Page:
May 2002 [Home]
by Tim Scannell
Cypress Knees and Palms
NYC 10010; 85pp.; $12.00; 2001).
A childhood idyll set in an orange grove in central Florida. In fifteen poems and fifteen pieces of short prose, the author dons her own 3- to 8-year-old persona and its wide-eyed tone. A warm book, in the sense that The Yearling (northern Florida), and its character Jody, were nice to experience, to still recall.
There were, of course, gator, snake and beloved pet. "Daddy was poking around in the grasses with the oar until he fished out this baby gator it started crying, high and shrieking 'rererere' its little gut just pumping like a bellows." Mama gator comes, jostles the boat, bites the oar—and the baby gator gets put back! In another episode, the two approach an island: slow water, oppressive heat—airless amongst the overhanging trees: "There were thousands writhing around the trunks and branches, hanging down and falling, water moccasins and cottonmouths, open mouths oozing venomous-looking drool, dropping into the water zigzagging all around us." They do not get out of the boat, [Daddy] " kinda sadly nodded and took us on back out of there." A beloved German Shepherd: "I argued with him the first time he stopped and stood in front of me froze when I saw the rattler Shep kept leaning against my knees until I started backing up real slow. I never questioned him again." Two years later— the girl old enough for school now—Shep was bitten by a rattler on the front steps, but the vet could not save him: "I stood at the basement door, my forehead pressed into the sagging screen and cried. I didn't even get to say goodbye."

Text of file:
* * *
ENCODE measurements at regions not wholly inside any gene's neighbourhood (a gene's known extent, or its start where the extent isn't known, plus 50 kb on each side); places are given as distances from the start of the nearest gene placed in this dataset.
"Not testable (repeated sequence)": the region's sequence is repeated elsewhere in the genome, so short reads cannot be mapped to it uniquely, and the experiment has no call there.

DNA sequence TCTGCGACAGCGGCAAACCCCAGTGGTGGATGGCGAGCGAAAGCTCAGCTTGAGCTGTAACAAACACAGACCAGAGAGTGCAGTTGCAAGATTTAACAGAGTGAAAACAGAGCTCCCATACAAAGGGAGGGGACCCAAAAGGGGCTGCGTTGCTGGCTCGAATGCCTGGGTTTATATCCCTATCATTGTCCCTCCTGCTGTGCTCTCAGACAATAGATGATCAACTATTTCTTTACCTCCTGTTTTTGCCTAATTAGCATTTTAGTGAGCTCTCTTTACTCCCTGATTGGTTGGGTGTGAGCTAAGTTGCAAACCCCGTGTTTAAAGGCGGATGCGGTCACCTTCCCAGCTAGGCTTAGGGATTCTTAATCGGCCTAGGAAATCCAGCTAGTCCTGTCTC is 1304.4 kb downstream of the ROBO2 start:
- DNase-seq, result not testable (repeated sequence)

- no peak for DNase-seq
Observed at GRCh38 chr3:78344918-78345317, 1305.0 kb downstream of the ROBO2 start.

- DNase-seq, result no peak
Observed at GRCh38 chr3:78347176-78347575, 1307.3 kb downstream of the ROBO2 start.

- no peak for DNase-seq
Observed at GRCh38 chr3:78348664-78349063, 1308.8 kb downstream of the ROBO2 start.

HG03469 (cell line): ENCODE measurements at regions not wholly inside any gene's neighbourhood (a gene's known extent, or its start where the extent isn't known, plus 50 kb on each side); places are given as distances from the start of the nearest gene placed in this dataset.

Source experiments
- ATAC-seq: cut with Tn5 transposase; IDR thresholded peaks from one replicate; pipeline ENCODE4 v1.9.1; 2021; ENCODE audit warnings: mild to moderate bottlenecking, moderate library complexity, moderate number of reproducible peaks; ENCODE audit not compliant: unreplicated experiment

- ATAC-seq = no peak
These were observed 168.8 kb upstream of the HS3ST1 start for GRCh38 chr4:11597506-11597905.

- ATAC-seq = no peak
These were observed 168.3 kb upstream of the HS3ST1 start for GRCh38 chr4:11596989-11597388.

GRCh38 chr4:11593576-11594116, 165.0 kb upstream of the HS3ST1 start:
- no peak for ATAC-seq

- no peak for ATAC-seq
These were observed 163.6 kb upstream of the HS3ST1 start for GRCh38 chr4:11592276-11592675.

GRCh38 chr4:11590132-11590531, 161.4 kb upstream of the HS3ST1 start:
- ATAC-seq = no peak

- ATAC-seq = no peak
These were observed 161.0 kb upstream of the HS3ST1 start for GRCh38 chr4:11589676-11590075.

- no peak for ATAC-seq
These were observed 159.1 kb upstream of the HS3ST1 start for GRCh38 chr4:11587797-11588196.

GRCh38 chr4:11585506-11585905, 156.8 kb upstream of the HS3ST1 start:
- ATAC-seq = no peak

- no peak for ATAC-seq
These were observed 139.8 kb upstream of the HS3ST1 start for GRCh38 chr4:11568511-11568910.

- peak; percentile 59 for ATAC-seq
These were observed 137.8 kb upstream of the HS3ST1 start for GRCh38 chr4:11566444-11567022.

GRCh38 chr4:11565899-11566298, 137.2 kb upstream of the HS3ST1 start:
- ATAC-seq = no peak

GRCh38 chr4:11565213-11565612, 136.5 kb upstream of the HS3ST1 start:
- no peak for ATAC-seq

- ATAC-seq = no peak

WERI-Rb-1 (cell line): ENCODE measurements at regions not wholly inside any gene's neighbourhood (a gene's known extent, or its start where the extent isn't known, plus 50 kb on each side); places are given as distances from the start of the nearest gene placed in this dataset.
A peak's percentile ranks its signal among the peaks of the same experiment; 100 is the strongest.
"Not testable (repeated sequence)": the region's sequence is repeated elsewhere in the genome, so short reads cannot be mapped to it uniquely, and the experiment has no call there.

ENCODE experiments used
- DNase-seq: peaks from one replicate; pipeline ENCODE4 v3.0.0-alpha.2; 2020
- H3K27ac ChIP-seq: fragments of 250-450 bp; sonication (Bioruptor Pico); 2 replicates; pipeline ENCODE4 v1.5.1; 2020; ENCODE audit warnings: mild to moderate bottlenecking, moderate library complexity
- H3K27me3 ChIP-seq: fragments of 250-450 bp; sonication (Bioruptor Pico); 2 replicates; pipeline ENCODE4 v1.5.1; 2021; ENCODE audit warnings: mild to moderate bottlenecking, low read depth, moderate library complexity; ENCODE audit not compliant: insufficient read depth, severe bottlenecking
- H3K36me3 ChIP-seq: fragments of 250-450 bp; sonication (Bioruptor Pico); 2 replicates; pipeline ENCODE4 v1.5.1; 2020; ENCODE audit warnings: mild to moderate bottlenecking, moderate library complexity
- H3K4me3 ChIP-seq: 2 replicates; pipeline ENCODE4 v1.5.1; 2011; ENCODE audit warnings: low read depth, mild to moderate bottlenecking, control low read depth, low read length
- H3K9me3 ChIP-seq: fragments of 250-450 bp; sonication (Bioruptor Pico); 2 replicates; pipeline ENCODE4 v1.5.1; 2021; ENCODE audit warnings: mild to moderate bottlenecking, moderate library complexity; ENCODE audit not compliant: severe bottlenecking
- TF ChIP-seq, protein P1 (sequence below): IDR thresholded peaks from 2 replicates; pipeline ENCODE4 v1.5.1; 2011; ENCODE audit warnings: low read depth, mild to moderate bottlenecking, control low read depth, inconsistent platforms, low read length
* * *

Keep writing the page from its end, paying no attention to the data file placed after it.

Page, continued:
Many other fine vignettes/poems: riding the tractor, grandmother visiting, city cousins who had everything (TV, stereo, washer/dryer); and finally, in 1962, a freeze that destroyed the entire grove — "80 acres of dead orange trees" — after which, "Dad went back to long haul trucking we didn't see him for three to six months at a time."
In a final 5-page poem, Be LaRoe (living in Manhattan) sheds the persona/tone of childhood, sums up the ensuing 40 years in "Tobacco Country Retirement " (she visits her father):
arm in arm
The orange grove is gone, and "Granddaddy's & Grandmommy's" 1930's house is abandoned (one of a dozen b/w photos illustrating the book show it drowning in Florida greenery — in 2000); yet Be LaRoe's childhood shines through, not sentimentally, but in a joyous celebration of what is eternally True. And there is a color photo of a pink flamingo on the back cover: irresistible!